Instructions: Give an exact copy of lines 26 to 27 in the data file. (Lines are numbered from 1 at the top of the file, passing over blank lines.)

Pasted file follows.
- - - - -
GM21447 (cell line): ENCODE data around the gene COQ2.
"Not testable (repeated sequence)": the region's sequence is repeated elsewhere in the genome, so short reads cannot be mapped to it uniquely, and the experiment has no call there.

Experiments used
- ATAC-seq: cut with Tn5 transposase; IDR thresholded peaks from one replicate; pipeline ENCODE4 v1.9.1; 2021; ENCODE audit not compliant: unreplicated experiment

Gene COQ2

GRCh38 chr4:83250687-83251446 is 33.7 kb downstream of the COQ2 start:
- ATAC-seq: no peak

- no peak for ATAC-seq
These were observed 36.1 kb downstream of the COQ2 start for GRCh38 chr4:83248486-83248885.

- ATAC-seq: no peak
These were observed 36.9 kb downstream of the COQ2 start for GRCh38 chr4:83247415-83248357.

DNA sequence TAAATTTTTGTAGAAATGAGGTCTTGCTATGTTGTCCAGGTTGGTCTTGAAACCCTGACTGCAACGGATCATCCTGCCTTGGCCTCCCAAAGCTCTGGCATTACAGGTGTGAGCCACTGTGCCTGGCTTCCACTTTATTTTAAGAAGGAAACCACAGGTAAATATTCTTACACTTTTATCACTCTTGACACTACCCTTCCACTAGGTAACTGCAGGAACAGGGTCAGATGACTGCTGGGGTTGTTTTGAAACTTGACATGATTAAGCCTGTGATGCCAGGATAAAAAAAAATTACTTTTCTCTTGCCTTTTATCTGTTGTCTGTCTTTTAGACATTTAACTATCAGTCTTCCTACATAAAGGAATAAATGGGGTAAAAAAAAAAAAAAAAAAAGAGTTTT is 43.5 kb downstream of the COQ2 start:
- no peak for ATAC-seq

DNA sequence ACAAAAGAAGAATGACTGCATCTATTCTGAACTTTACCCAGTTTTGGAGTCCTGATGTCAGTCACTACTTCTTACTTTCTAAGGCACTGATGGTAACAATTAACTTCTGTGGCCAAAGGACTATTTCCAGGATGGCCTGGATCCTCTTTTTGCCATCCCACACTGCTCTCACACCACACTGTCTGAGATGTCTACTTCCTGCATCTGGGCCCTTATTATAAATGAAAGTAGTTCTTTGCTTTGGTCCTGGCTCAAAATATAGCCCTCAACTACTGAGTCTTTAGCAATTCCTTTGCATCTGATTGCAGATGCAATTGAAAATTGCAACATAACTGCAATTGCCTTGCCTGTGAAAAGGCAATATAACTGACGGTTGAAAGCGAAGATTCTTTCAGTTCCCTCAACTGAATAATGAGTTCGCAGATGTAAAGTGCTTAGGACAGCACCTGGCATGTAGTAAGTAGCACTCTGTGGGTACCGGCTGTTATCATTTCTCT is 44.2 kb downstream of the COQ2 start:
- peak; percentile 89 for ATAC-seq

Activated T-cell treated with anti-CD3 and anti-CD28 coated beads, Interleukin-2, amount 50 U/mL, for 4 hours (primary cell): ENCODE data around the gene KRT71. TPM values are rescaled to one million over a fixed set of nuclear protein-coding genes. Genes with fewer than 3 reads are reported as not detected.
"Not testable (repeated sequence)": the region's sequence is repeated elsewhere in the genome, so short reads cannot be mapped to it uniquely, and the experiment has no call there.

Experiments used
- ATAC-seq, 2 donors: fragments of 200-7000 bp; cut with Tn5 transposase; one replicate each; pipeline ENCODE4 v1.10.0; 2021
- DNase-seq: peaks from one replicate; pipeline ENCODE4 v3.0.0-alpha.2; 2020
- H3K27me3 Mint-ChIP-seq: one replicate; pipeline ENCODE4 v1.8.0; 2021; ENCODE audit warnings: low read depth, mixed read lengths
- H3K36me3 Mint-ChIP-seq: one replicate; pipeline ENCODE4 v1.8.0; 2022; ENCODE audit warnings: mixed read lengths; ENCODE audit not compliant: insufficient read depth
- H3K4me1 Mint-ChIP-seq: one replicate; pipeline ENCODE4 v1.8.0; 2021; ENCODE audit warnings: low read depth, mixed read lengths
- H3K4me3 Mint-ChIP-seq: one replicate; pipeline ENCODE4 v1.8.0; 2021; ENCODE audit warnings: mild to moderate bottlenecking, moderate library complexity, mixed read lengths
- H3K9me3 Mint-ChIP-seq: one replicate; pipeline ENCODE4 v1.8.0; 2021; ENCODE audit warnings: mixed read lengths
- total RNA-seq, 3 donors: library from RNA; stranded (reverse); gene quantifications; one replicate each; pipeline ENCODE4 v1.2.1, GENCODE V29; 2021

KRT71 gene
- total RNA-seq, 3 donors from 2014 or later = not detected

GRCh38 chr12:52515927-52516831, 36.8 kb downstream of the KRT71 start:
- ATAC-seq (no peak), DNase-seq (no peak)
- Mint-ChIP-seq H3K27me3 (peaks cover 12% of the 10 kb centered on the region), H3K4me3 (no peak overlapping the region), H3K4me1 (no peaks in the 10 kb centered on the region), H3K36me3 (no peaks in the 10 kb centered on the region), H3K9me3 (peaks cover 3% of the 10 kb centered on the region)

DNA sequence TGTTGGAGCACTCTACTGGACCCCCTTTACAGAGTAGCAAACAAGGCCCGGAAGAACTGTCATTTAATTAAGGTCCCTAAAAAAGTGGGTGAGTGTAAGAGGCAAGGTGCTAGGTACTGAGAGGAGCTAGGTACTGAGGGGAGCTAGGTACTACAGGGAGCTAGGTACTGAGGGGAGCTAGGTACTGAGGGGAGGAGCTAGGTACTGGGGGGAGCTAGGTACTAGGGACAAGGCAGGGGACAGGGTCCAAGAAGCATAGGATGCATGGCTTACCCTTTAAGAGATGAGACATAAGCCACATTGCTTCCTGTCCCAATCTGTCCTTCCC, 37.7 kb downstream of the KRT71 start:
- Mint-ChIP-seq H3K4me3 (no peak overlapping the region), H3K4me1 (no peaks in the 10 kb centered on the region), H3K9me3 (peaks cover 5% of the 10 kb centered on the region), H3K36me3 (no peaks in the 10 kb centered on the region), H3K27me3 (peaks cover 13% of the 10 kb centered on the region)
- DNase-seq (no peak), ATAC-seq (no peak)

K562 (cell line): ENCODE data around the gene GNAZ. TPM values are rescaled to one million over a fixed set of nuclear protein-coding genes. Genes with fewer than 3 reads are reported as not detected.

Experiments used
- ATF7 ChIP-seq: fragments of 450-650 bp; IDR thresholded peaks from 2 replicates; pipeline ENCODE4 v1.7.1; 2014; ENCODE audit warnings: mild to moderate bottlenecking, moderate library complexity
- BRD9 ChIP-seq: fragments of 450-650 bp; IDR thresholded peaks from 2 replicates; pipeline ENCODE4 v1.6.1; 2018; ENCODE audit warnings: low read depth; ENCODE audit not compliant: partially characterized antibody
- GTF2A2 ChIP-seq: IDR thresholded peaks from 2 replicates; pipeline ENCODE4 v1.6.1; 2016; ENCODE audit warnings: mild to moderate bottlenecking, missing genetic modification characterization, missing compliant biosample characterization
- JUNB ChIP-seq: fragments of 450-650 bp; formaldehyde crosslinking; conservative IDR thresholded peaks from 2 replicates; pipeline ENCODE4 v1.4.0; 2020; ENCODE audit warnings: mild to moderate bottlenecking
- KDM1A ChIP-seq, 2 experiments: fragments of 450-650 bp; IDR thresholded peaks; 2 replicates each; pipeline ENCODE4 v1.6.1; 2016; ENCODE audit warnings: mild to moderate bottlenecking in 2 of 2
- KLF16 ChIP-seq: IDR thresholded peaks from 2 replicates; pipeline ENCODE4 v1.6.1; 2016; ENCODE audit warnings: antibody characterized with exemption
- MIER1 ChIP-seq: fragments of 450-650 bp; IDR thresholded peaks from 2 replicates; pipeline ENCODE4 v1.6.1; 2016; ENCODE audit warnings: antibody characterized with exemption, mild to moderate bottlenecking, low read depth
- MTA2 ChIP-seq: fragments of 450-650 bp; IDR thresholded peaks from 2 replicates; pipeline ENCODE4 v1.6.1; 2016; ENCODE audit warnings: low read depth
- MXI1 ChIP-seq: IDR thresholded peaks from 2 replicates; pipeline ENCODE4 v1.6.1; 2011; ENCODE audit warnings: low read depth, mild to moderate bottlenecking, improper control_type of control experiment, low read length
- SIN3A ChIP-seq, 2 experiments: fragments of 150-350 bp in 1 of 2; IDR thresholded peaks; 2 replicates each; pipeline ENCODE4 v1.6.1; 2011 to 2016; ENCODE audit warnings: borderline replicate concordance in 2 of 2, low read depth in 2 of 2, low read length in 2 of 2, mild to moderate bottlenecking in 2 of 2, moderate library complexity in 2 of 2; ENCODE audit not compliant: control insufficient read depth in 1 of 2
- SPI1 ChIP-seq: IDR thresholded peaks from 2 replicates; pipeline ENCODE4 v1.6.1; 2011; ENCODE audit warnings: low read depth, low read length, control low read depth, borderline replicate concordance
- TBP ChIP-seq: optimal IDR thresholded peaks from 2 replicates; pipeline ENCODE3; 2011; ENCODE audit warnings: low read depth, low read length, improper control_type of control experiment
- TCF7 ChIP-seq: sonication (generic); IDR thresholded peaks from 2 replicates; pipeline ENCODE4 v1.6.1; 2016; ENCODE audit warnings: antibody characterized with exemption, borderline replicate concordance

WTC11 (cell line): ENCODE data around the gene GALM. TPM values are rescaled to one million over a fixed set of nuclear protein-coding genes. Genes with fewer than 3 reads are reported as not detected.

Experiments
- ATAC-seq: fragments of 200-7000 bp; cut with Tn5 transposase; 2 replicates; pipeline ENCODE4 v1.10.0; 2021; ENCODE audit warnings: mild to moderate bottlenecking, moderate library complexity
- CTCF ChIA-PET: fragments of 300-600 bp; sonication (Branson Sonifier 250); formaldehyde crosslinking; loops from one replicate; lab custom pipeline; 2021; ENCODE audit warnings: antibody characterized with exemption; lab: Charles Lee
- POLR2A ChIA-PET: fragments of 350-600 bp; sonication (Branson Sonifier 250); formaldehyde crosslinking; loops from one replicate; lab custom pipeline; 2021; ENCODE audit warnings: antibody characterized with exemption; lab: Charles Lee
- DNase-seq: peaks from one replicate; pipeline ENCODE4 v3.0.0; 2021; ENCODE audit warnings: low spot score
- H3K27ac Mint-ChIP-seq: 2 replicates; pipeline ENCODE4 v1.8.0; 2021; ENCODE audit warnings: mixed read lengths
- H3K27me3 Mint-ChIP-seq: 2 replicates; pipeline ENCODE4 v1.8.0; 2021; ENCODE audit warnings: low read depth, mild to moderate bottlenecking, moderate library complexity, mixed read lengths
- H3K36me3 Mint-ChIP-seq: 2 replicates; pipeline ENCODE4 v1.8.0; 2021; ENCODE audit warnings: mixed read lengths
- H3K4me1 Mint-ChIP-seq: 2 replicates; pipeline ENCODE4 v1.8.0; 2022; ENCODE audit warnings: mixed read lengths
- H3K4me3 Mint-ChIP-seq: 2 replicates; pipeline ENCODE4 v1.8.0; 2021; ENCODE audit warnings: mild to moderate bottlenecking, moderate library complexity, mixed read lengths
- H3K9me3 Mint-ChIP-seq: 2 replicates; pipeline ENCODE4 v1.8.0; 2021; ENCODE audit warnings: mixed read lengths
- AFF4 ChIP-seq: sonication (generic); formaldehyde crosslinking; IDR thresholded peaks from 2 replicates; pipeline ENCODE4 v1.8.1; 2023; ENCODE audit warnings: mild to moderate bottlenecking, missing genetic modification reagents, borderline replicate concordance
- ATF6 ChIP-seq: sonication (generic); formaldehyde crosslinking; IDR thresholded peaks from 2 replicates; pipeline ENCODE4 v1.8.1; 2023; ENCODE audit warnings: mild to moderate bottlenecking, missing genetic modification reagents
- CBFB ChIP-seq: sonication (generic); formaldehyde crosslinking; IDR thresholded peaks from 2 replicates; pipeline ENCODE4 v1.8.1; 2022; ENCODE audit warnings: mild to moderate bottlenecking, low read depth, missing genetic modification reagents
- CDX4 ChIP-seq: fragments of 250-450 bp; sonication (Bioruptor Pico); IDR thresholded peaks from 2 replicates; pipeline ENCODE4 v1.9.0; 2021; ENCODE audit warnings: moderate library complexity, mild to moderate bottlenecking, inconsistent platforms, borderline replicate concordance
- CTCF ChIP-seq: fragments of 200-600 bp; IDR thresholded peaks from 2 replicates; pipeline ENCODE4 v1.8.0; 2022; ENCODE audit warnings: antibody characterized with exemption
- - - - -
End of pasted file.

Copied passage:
- total RNA-seq, 3 donors: library from RNA; stranded (reverse); gene quantifications; one replicate each; pipeline ENCODE4 v1.2.1, GENCODE V29; 2021

KRT71 gene